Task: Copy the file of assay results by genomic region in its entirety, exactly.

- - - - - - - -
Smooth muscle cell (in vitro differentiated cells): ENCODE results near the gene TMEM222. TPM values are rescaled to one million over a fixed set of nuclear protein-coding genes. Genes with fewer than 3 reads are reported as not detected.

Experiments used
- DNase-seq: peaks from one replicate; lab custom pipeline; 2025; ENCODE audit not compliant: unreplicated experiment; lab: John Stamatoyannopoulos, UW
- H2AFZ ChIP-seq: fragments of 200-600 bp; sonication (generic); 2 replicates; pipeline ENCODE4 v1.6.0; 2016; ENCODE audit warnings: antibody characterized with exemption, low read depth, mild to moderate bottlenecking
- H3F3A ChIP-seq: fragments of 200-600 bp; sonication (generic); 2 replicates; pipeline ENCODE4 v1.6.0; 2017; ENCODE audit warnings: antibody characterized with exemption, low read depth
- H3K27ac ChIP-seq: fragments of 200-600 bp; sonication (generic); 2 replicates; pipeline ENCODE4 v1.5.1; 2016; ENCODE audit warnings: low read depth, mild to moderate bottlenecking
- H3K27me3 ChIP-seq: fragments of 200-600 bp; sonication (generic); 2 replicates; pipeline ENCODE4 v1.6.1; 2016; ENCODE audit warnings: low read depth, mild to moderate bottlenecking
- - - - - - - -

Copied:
Smooth muscle cell (in vitro differentiated cells): ENCODE results near the gene TMEM222. TPM values are rescaled to one million over a fixed set of nuclear protein-coding genes. Genes with fewer than 3 reads are reported as not detected.

Experiments used
- DNase-seq: peaks from one replicate; lab custom pipeline; 2025; ENCODE audit not compliant: unreplicated experiment; lab: John Stamatoyannopoulos, UW
- H2AFZ ChIP-seq: fragments of 200-600 bp; sonication (generic); 2 replicates; pipeline ENCODE4 v1.6.0; 2016; ENCODE audit warnings: antibody characterized with exemption, low read depth, mild to moderate bottlenecking
- H3F3A ChIP-seq: fragments of 200-600 bp; sonication (generic); 2 replicates; pipeline ENCODE4 v1.6.0; 2017; ENCODE audit warnings: antibody characterized with exemption, low read depth
- H3K27ac ChIP-seq: fragments of 200-600 bp; sonication (generic); 2 replicates; pipeline ENCODE4 v1.5.1; 2016; ENCODE audit warnings: low read depth, mild to moderate bottlenecking
- H3K27me3 ChIP-seq: fragments of 200-600 bp; sonication (generic); 2 replicates; pipeline ENCODE4 v1.6.1; 2016; ENCODE audit warnings: low read depth, mild to moderate bottlenecking